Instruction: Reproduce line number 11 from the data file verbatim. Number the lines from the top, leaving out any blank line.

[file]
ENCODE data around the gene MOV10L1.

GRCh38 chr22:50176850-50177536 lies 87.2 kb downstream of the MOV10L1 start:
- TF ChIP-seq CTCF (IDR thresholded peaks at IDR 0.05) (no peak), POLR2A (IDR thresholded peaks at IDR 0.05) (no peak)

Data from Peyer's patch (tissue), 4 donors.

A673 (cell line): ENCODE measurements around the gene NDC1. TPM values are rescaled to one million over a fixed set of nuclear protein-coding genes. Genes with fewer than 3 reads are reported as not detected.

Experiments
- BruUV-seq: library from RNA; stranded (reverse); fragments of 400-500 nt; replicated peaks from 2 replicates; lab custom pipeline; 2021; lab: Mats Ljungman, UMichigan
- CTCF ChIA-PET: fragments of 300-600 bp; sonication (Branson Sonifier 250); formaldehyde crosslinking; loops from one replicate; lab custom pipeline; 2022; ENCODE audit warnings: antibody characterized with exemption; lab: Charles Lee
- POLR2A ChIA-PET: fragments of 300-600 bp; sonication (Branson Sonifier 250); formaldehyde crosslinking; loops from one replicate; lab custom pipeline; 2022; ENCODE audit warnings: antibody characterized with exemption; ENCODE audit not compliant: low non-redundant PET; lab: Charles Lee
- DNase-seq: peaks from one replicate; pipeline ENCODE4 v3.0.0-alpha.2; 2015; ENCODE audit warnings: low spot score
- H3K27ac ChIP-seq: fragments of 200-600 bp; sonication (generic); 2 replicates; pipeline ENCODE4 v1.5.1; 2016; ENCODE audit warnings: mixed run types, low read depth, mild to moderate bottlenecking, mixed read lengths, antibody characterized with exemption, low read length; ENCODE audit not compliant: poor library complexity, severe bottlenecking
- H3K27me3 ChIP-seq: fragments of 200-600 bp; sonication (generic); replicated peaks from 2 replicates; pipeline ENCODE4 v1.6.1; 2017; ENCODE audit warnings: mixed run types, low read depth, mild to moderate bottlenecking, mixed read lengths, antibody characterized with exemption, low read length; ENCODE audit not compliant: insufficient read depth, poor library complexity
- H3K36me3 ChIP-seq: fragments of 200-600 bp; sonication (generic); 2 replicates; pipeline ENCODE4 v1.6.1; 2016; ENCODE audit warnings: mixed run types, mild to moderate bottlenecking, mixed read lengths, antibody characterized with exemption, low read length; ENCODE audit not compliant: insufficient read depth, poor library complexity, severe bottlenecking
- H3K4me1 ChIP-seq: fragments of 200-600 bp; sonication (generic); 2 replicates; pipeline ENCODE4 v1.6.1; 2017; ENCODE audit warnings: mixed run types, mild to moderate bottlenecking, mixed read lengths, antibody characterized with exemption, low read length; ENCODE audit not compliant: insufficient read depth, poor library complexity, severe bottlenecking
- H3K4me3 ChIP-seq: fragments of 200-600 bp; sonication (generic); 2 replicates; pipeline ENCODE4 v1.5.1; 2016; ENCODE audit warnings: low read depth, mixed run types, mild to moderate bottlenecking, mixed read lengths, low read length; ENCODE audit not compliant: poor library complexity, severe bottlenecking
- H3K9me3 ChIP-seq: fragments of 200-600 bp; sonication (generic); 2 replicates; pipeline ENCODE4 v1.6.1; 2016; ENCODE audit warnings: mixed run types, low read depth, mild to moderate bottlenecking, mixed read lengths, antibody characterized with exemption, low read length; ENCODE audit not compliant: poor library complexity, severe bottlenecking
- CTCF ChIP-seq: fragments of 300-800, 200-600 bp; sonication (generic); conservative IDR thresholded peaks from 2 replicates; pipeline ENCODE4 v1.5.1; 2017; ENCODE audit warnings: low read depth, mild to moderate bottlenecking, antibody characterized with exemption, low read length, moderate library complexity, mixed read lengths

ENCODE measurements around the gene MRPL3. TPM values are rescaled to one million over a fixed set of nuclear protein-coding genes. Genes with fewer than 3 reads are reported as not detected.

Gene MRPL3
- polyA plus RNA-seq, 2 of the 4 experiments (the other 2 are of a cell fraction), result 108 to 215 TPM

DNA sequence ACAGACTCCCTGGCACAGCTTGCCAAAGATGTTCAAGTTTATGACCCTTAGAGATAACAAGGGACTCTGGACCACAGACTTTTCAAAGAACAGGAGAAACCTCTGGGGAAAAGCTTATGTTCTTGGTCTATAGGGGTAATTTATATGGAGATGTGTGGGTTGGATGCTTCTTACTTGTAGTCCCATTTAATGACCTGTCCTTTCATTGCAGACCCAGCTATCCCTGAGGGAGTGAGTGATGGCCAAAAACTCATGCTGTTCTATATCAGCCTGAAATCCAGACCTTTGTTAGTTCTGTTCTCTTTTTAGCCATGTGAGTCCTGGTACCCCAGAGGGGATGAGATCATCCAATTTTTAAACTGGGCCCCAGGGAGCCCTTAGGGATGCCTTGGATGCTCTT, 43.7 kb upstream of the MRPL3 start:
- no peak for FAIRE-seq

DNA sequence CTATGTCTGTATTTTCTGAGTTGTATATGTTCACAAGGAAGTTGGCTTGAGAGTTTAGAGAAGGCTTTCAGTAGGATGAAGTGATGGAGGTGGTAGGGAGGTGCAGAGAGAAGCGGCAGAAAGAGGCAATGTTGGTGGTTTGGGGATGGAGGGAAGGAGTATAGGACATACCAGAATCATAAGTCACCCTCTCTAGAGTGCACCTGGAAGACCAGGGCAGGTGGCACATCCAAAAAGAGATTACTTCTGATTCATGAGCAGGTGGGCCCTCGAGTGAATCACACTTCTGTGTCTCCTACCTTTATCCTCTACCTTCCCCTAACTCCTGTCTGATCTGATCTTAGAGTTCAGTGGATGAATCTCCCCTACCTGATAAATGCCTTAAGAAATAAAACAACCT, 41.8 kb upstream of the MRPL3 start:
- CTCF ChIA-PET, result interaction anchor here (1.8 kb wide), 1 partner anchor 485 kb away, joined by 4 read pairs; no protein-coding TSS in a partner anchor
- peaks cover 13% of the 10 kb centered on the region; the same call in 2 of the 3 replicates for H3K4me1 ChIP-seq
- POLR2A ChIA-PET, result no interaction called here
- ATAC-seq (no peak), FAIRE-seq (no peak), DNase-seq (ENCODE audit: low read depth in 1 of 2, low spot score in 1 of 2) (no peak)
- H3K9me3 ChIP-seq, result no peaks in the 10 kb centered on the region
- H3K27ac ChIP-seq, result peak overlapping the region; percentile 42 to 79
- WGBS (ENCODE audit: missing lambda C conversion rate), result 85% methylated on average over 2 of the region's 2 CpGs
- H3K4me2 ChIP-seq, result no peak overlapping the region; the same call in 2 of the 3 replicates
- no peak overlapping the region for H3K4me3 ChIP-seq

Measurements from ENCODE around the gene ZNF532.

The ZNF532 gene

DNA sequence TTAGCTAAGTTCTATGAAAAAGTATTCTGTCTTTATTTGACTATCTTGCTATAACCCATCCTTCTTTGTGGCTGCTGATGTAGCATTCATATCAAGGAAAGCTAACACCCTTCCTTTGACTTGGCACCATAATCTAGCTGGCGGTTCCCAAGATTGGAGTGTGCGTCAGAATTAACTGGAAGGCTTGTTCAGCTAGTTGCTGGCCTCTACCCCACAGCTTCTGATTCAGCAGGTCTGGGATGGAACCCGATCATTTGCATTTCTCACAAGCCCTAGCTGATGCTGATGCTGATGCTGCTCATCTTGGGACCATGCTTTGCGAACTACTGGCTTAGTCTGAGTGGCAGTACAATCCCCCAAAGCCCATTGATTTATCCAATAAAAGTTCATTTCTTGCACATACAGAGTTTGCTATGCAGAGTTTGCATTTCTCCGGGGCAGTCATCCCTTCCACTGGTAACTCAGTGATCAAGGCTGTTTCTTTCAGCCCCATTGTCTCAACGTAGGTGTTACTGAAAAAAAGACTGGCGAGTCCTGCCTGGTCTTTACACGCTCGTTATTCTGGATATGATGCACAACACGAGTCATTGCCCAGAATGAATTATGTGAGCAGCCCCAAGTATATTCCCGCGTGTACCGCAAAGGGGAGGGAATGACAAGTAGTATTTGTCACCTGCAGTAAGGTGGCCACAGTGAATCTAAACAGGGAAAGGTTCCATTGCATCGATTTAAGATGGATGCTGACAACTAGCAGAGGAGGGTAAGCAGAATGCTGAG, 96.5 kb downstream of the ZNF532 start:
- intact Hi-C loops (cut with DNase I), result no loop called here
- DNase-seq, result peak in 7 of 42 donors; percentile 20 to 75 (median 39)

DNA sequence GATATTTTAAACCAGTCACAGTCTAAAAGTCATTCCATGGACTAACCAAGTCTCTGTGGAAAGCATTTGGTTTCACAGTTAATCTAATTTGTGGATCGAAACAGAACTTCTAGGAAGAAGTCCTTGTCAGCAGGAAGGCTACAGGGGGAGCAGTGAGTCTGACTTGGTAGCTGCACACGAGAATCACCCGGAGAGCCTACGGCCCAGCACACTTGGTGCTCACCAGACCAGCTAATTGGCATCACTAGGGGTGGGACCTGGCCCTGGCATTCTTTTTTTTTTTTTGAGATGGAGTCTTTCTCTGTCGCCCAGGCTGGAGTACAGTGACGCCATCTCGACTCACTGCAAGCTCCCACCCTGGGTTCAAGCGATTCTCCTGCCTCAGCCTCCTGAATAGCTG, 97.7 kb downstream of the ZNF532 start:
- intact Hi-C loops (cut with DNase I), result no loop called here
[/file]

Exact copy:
- H3K27ac ChIP-seq: fragments of 200-600 bp; sonication (generic); 2 replicates; pipeline ENCODE4 v1.5.1; 2016; ENCODE audit warnings: mixed run types, low read depth, mild to moderate bottlenecking, mixed read lengths, antibody characterized with exemption, low read length; ENCODE audit not compliant: poor library complexity, severe bottlenecking